Akron Children’s newest pediatric psychologist Dr. Jeannette Iskander understands the difficulty of treating kids and teens with neurologic disorders, including epilepsy, neuromuscular or other chronic conditions. But, she’s up for the challenge because the easiest part of her job is what she’s most passionate about: interacting with patients and families, hearing their stories and figuring out how she can positively contribute to their journey.
In her new role in Akron Children’s NeuroDevelopmental Science Center, Dr. Iskander will provide psychotherapy to kids in the Inpatient and Day Rehabilitation Programs, as well as those in the epilepsy-monitoring unit. She will spend her days helping kids adhere to their treatment plans and build disease-management skills.
For Dr. Iskander, rising to the challenge of treating difficult cases was an easy decision because of the ultimate reward: reducing the burden of neurologic disease and injury, and improving a child’s quality of life.
Why did you choose to come to Akron Children’s Hospital?
During my time as a graduate student at Kent State University, I completed two practica at Akron Children’s. I loved the culture and atmosphere of the organization and appreciated how well psychology was integrated into medical specialties. I’m very excited to be here!
Describe your role at Akron Children’s and what you hope to accomplish?
I am a pediatric psychologist in the Inpatient and Day Rehabilitation Programs, as well as on the epilepsy-monitoring unit, which includes kids admitted to the hospital. I provide support to patients and parents during a very stressful time, potentially following an injury or surgery.
I also join co-treatment sessions with physical, occupational and speech therapists to develop strategies to motivate kids who are being asked to complete difficult tasks to better participate in therapy. One of my goals is to build a specialty clinic with neurology for patients with psychogenic non-epileptic seizures.
What is your area of expertise and why did you choose it?
My area of expertise is in treatment adherence and self-management across medical populations and age groups. I also have a particular interest in transition readiness, as we prepare adolescents to take on greater responsibility for illness management and transition to adult care. I chose this area of expertise because I love trying to problem solve solutions with patients and families to improve disease outcomes and quality of life.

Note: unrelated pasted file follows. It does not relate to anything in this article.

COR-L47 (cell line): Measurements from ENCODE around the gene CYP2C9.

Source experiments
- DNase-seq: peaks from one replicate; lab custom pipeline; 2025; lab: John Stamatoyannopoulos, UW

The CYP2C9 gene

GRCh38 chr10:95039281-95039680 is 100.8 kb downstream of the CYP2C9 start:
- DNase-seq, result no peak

Do you have a favorite instructor or mentor?
My favorite mentor was the late Dr. Denny Drotar, a world-renown pediatric psychologist whom I worked with previously. Dr. Drotar taught me so much about how to be a pediatric psychologist, including how to best advocate for patients and families and how to systemically think through new clinical and research ideas.
What impression do you hope to leave with your patients each day?
I want patients and families to know that meeting with a psychologist isn’t as hard or scary as they might think. I hope families know that I care deeply about them and am always making recommendations that are in their best interests … even if it doesn’t always feel that way when I ask them to do really hard things.
What’s the best part of your day?
I love being part of multidisciplinary teams! I think we provide the best patient care when we can work together as a team with individuals from multiple disciplines. I love hearing the perspectives of other team members. I think this helps inform my ability to provide high-quality patient care by synthesizing the information I learn during team meetings, which helps paint a more complete picture of patients and families.
What is the easiest part of your job?
The easiest part of my job is getting to meet and learn about patients and families. I love interacting with others, hearing their stories and figuring out how I can contribute to their journey.
How do you deal with the emotional impact of being a provider?
I enjoy cooking, baking, listening to podcasts, and spending time with family, friends and my pets.
Where did you grow up?
I grew up in Youngstown, not far from the Mahoning Valley campus.
What’s one thing about you that most people don’t know?
I lived in Egypt for almost one year as a child and I am 50 percent Egyptian!
What’s your favorite quote?
“We cannot change the cards we are dealt, just how we play the hand.” – Randy Pausch, The Last Lecture
What’s your favorite holiday?
I have always loved Thanksgiving/Friendsgiving! Not only do I love traditional Thanksgiving food, but I also love that it marks a long stretch of get-togethers and celebrations with family and friends (pre-COVID, of course).
What’s the last adventure you went on?
I went to Lake Lure, NC, earlier this year for a wedding. It was so nice to spend time in the mountains celebrating close friends. Plus, we stayed at the same place where members of the cast of “Dirty Dancing” stayed during the filming of the movie.